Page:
Climbing plants are a pretty way to add interest to your home but it’s essential to choose them wisely. Self-clinging plants, like ivy or climbing hydrangeas, will eventually find their way into your gutters and even your mortar, causing substantial damage to your property. Therefore, it’s best to stick to plants that need support from a trellis, such as wisteria, clematis, or roses. Wisteria, in particular, has become an iconic trend – there’s a reason #wisteriahysteria takes over Instagram every single year. Its stunning lilac flowers bring a wealth of colour and scent.
A front door to be adored
Don’t forget your front door when it comes to creating a memorable entrance. Wreaths aren’t just for Christmas anymore. Why not keep your front door looking fresh with a wreath for every season? It’s easy to make your own and you can incorporate foraged materials like feathers, leaves or herbs. Check out our article on how to create your own wreath and how this can be a meditative process. If a wreath isn’t for you, you could hang a basket from your front door and fill it with cheerful blooms, depending on the time of year.
Cottages and other period properties can be further enhanced by training a climbing plant to create a natural arch over the front door. Who wouldn’t want to come home every day to be greeted by an archway of roses and what visitor wouldn’t be charmed? This ‘organic’ porch also makes for a pretty shelter when you’re looking for your keys or umbrella on a rainy day.
Alternatively, you can frame your door with a pair of feature planters. It’s amazing how many plants can be grown in pots and other containers. The Royal Horticultural Society suggests planting petunias or nicotiana for summer colour, replacing them with pansies in the autumn or evergreen shrubs for year-round vibrancy. Aromatic bay trees, lush dwarf conifers or even lemon trees, which can simply be brought inside during colder months, can give your entrance a touch of sophistication. Even shady doorways don’t have to miss out, as you can plant a selection of ferns – such as hart’s tongue or soft shield – in pots. You can even recycle or upcycle containers to use as planters – almost anything can be used, from old sinks to large olive oil tins, creating an interesting feature out of the pots themselves.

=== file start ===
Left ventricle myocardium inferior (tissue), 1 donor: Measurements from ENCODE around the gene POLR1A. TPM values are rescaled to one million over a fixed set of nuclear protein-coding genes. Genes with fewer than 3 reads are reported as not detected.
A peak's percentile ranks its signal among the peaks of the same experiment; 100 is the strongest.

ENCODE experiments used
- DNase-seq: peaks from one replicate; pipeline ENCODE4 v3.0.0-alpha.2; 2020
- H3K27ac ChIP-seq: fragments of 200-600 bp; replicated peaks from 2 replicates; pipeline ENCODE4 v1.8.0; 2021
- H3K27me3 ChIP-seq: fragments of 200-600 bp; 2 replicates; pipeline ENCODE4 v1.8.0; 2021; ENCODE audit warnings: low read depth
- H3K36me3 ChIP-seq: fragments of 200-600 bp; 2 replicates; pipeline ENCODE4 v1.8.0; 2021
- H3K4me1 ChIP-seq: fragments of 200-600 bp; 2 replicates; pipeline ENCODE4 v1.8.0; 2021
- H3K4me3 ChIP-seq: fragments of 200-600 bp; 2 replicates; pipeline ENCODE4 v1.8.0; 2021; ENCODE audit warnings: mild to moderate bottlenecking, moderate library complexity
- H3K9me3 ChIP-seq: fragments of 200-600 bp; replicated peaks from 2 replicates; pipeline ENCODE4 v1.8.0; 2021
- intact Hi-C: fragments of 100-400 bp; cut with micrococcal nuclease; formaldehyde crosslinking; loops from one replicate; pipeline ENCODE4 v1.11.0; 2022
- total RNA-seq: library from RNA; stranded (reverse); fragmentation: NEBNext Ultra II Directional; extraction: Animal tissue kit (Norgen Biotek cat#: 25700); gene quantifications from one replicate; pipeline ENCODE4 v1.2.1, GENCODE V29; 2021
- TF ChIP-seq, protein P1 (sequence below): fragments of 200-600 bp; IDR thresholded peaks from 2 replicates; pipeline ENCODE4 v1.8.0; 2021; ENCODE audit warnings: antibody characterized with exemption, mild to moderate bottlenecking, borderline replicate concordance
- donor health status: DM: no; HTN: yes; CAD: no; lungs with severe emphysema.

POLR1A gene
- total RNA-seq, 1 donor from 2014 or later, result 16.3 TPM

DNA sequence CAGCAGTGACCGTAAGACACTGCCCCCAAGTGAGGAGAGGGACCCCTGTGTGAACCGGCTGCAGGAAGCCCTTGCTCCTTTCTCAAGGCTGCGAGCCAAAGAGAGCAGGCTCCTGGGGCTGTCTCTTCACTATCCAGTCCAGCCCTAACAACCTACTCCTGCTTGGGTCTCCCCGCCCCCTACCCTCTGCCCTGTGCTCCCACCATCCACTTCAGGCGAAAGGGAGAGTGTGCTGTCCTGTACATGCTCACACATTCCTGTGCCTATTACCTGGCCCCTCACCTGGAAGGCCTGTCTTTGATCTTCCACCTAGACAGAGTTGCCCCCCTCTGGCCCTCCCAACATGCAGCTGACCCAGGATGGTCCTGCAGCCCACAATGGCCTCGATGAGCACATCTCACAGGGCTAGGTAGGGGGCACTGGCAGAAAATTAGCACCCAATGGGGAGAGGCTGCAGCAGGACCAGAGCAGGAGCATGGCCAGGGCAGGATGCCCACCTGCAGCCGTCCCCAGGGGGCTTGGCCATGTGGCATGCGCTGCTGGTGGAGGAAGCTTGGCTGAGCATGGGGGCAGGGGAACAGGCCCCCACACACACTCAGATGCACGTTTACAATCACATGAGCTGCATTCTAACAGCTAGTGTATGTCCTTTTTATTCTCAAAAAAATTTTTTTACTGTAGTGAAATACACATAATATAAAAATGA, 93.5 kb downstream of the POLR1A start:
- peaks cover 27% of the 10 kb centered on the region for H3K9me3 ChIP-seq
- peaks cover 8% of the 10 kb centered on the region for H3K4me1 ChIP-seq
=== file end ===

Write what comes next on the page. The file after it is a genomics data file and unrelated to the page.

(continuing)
A fabulous front garden
If you’re lucky enough to have a front garden, it’s worth spending just a little time maintaining it. There are lots of ways to create immediate impact and maximise space, while adding value to your property. It doesn’t matter if your front garden is tiny, you can still transform it into a beautiful space through your use of flowers and plants. A flower-filled front garden also means a home and food for wildlife.
As with window boxes and hanging baskets, coordinating with the colours of your home is a good rule of thumb. However, the style of your property is also important. The warmth and character of period homes, including cottages, lends itself well to more informal planting which incorporates a mix of colours. Think foxgloves, phlox, lupins, or honeysuckle. Rambling rather than rigid. Imperfect rather than immaculate. Conversely, the clean lines of contemporary properties suit symmetry. Topiary trees and shrubs work well in these situations, such as shaped box, yew, or bay. Architectural plants and grasses like bamboo, agapanthus, carex, or red-hot poker plants also suit the simplicity and structure of modern homes.
An inviting entrance
With only a little effort, you can transform your front entrance from ‘meh’ to ‘marvellous’. Florals and greenery create a big impact with minimal fuss, which makes them ideal for sprucing up your home. What’s more, you can choose from a wealth of low maintenance plants and flowers, so you’ll never run out of inspiration.